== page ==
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⇒ How to use 'Baking Yeast' to make home brew beer

using baking yeast with beer brewing

Can I substitute active baker's dry yeast for brewer's yeast?


I was doing the shopping last night and I came across a line row of baker's yeast and I wondered if you could use that to make homebrew.

After all, I'd heard of beer a craft brewer made from yeast found on his hipster beard, so why not use bread yeast?

So I did some research, and it turns out you can use baking yeast as it is an 'active dry yeast'.

The real question is should you use bakers yeast to make beer


Yeast is a wholly active part of the fermentation process, it's hugely relying on all kinds of factors to go right and a good yeast will make a good beer better.

Many craft brewers would probably shudder violently at the thought of using a yeast that's normally used to make bread but let's have a look at the idea.

You can totally use baking yeast for brewing, as both yeasts (beer and baking) are different strains of the same species, Saccharomyces cerevisiae. Which sounds like a good starting place!

A good question to start with is, what is the difference between baker's yeast and brewer's yeast?

The difference between the two kinds of yeasts is their cultivation.

Each has been grown for the attributes they bring to the final product. In the case of beer yeast, the popular strains have been cultivated for hundreds of years to hone their specific attributes being the beer flavour produced, attenuation (how well the sugars are fermented by yeast), and consistency.

I found a great comparison of the two: brewer's yeast was bred to produce more alcohol and less carbon dioxide while baker's yeast was bred to make more CO2 and less alcohol.

So be warned using a baking yeast in place of brewing yeast is like driving a Ford and expecting to drive like a Ferrari!

There is, of course, nothing wrong with driving a Ford.

How much baker's yeast to pitch? 


I've read that 11 grams of baker's yeast per 5 gallons or 23 liter fermenter drum are recognized by many brewers as a fair amount to pitch in.  Too much more will probably be redundant. 

What ABV alcohol does bread yeast make?


Bread yeast tends to ferment alcohol up to about 8% without too much effort which is a fine tolerance range for beer, but when trying to produce alcohol beyond this level, the bread yeast begins to struggle, very often stopping around 9% or 10%.

And that's actually because beers are generally brewed between 4 and 8 per cent.

Clearing baker's yeast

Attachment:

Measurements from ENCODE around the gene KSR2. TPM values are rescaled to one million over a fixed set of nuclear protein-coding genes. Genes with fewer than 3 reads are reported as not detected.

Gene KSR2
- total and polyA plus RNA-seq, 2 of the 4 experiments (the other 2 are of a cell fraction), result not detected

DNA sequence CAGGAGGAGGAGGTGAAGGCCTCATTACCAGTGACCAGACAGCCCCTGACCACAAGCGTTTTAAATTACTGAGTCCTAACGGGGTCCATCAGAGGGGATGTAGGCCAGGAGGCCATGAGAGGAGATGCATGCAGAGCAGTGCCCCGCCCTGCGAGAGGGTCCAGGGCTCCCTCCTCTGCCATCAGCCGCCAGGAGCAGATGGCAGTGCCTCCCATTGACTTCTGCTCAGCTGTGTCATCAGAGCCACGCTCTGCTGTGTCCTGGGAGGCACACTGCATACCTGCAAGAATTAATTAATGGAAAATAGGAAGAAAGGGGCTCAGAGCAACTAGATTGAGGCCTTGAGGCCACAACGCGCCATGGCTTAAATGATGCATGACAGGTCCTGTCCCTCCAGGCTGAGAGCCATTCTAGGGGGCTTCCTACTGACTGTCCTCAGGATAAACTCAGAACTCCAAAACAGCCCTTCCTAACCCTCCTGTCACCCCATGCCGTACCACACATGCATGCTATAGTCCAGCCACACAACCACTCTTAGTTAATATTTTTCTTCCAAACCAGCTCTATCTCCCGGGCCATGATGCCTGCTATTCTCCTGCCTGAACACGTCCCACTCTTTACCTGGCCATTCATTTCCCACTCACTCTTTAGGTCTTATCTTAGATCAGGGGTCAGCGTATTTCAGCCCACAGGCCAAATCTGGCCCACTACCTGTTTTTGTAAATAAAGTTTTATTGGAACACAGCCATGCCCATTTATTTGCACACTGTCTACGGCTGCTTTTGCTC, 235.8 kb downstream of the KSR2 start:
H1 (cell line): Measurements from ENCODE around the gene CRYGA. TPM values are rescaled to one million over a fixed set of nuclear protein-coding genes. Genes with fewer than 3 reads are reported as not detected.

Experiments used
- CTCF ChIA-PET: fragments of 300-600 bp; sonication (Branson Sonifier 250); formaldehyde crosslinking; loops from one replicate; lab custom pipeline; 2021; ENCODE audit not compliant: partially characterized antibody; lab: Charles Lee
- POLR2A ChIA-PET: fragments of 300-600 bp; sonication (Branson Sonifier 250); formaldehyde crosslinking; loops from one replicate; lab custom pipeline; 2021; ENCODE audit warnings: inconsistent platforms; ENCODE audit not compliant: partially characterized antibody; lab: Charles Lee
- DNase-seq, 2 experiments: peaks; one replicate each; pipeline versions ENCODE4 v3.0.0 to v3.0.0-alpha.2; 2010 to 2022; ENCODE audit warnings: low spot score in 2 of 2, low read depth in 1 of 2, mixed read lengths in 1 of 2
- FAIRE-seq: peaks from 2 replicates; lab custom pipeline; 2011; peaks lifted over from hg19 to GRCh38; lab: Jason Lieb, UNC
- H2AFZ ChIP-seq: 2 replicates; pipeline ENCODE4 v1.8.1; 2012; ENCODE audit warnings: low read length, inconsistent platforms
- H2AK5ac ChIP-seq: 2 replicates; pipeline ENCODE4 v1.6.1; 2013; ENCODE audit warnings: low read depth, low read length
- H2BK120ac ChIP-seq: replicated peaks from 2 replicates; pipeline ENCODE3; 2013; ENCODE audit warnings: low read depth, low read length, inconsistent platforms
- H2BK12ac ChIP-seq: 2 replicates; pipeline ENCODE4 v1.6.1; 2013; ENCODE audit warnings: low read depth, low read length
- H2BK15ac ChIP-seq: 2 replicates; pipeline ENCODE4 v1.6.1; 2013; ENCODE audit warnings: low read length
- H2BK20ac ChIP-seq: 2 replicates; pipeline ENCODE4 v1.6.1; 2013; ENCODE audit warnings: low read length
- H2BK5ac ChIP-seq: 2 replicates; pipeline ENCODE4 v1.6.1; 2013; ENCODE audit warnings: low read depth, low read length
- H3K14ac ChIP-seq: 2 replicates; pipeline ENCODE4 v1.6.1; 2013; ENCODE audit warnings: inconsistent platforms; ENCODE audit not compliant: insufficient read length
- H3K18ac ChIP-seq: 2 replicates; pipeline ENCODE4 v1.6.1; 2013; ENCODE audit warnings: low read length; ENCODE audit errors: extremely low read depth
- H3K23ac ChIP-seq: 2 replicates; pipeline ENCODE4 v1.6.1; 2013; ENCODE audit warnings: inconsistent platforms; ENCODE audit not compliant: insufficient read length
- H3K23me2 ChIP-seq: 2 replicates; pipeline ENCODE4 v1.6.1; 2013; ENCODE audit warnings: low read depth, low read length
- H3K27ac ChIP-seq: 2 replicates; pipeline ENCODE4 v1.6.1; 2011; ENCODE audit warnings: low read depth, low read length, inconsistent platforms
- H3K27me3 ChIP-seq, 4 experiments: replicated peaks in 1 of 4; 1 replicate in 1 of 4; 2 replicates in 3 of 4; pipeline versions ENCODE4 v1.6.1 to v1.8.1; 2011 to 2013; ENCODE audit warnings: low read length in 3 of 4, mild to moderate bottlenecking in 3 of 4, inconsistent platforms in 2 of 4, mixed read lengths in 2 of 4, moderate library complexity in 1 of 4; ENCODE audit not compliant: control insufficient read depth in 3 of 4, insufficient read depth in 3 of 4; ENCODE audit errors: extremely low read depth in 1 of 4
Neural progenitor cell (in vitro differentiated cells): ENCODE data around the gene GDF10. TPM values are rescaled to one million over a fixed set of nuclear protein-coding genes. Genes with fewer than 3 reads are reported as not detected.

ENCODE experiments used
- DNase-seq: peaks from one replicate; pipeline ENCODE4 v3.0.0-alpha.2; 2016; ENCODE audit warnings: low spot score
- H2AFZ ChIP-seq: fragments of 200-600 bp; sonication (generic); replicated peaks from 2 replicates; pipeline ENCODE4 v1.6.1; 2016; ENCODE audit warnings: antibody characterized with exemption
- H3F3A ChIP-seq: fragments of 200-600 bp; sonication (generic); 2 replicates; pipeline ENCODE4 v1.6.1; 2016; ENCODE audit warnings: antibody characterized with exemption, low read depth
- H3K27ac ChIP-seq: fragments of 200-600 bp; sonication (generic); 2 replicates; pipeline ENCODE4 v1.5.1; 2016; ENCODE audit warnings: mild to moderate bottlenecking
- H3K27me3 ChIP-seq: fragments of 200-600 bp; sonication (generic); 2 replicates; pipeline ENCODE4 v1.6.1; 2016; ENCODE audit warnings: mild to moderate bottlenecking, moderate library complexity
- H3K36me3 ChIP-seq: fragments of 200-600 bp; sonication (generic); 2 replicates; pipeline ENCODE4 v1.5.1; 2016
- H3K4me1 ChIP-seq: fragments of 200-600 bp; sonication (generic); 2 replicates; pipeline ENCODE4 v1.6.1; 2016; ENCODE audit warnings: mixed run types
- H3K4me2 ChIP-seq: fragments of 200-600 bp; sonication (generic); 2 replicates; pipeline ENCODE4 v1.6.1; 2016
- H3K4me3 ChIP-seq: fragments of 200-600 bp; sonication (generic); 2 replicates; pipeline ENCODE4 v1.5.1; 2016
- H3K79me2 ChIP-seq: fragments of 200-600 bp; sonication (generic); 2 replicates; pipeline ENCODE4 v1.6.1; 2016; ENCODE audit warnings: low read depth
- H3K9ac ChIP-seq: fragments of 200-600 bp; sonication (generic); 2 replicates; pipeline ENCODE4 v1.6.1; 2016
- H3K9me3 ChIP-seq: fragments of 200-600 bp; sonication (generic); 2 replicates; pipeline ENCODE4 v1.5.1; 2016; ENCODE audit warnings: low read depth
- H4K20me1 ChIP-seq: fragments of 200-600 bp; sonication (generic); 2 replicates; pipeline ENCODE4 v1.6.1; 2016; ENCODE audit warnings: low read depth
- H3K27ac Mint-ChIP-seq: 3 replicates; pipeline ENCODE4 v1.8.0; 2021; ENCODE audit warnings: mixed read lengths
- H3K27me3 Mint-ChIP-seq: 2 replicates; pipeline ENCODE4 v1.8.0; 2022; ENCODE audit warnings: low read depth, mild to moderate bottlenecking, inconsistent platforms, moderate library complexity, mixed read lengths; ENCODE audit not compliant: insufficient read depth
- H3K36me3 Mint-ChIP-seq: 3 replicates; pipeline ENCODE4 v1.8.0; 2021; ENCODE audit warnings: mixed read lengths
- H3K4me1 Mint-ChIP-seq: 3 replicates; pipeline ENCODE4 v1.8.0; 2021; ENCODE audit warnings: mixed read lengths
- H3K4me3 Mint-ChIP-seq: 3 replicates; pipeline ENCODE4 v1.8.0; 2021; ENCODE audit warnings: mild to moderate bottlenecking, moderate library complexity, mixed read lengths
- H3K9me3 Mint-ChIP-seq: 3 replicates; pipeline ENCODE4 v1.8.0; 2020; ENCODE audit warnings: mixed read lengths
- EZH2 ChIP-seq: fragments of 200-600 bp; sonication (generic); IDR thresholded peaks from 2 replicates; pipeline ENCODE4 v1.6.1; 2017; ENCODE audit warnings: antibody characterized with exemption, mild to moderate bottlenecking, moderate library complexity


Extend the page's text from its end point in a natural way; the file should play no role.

When using this yeast, you just have to be conscious that your beer won't taste as clean or look as clear as the beer that you may have become accustomed to brewing.

This is in part because the yeast doesn't settle quite as well as most brewer's yeast does.

If you are bottle conditioning, another trick you could try to clear the baker's yeast is by cold crashing the fermented wort (often referred to as the primary) and then racking it to a bottling bucket and then bottling.

The reason is that the baker's yeast will likely stay suspended in the beer for a lot longer than brewing yeast does (it has a tendency to be awesome at floccing out and then sticking to the bottom of bottles). The cold temperature will force the baking yeast out of suspension and to the bottle of your beer.

You can of course also try and use finings to help clear the baking particles.

The careful pouring and chilling the bottles before pouring will help alleviate this somewhat.

Can I use baker's yeast to make mead?


You sure can. Wine too! Some specific mead recipes state to use baker's yeast!

Can I use baker's yeast to make apple or pear cider?


You sure can use baking yeast with your homemade hard cider brewing. If you do things right, you should be able to get a 6 percent alcohol content. 

I'd recommend you hydrate the yeast before you pitch it. 

Be careful about adding too much sugar. 

If you are really brave, you can even ferment apple juice with bread yeast. But you are gettin gin to making the kind of hooch they make in prison at this point...

Using baking yeast to rescue a beer that's stopped fermenting


If you're worried your pitched beer yeast has run out of puff, in a pinch you could add some baker's yeast to help get things going again.

Just remember by adding a second yeast, the intended nature of your beer's taste will change.

If you go down this path you may need to activate the yeast in water before you pitch it, just to give it a helping hand.